The Cheyenne Indians are from the Great Plains. Many people don't know this but the Cheyenne consists of two tribes. One tribe is called Sotaeo'o and the other is the Tsitsistas. The name Cheyenne means "Little Cree". Many Cheyenne lived in Montana and Oklahoma. Early Cheyenne lived in earth lodges and ate mostly fish to survive. It was in the early 1800's that the Cheyenne moved into teepees and started hunting wild animals for their meals. The Cheyenne Indians then spread out, living not only in Montana and Oklahoma, but could be found in Colorado, South Dakota, and Wyoming.
The 19th century brought on the Indian Wars. While the Cheyenne Indians were friendly with any settlers they met, the Colorado Militia and Lt Custer's Calvary attacked and killed many peaceful Indians. After this, the Cheyenne Indian became hostile and was considered the enemy of any settlers. It is believed that the Cheyenne Indians along with the Lakota and Arapaho tribes gathered together near the Little Bighorn River in the late 1800's forming the largest gathering of Indians that numbered more than 10,000. When this news reached Washington, this angered the Army and they sought to capture the Cheyenne. When northern Indians were captured, they were moved to the south, which caused the Indians to become ill. Many caught malaria in their new home and asked to return to their northern home. More than one million Cheyenne Indians traveled back north but the Army and many volunteers were pursuing the Indians in hopes of ridding their tribe forever.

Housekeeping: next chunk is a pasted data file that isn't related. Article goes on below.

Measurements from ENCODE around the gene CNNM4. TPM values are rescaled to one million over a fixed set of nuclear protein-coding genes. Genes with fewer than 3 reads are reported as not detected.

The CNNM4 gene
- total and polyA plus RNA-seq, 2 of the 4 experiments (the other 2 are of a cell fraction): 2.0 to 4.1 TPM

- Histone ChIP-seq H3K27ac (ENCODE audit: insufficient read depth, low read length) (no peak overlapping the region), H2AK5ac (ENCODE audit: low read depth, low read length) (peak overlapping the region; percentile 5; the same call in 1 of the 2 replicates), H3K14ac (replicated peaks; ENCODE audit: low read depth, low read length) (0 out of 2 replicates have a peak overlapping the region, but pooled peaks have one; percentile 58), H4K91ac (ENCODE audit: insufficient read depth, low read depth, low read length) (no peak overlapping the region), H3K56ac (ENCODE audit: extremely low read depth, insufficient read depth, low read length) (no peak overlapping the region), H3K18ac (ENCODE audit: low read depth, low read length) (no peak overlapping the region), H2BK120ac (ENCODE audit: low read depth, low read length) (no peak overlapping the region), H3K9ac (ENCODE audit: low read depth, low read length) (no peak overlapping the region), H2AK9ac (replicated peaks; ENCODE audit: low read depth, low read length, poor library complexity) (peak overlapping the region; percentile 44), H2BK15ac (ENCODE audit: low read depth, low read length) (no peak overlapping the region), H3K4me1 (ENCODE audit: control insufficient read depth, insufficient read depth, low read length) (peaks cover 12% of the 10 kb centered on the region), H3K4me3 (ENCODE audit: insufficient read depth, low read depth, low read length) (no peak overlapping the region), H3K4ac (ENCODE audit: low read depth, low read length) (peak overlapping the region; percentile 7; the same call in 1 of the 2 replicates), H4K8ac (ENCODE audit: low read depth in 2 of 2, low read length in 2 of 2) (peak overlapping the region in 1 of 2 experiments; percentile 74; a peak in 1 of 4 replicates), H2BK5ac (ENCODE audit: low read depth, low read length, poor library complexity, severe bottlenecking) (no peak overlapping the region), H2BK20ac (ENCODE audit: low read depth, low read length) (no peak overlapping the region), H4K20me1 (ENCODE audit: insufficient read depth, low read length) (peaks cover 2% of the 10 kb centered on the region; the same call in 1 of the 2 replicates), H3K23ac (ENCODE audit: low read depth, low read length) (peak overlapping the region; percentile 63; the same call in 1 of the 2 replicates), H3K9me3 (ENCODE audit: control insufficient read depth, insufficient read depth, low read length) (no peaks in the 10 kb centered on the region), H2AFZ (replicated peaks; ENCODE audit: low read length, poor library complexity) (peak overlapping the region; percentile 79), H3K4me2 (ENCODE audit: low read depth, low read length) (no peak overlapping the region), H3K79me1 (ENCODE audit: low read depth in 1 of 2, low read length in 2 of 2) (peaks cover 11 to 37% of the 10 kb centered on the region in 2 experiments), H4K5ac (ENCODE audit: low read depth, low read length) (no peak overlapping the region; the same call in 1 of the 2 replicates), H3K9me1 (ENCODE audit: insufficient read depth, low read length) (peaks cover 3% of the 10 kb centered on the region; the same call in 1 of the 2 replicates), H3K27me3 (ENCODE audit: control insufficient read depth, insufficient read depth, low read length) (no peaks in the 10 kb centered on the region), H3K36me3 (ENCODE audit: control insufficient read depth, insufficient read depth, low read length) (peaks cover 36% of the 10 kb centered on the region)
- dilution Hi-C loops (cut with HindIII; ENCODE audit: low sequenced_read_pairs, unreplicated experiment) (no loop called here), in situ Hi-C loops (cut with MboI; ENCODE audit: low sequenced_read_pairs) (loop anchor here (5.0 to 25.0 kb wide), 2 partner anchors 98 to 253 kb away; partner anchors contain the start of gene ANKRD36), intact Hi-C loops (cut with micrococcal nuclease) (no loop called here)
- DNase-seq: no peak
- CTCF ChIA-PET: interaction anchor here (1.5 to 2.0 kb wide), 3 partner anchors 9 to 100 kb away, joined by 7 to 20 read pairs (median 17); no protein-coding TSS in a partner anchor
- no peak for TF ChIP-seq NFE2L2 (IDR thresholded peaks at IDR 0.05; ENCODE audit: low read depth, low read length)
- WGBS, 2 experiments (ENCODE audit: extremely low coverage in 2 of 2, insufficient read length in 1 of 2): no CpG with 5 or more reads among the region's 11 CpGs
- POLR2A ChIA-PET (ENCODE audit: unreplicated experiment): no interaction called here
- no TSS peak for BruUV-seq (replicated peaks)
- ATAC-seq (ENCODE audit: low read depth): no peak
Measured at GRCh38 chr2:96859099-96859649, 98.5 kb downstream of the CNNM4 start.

As the Indian group split into two groups, one made it home but the other was captured and held in Nebraska. They were held without water, food or heating and soon decided to revolt. When the Cheyenne Indians decided to escape they were gunned down by the Army. Sadly, it was thought that only about 50 Cheyenne Indians survived. Today the Cheyenne Indian has grown to over 20,000 and has continued to retain their unique language and lifestyle.
More on this subject: Cheyenne Indians
Related Article Links
Disclaimer: The American Indian Heritage Foundation or Indians.org do not personally endorse or support any of the comments made within the writings of this article.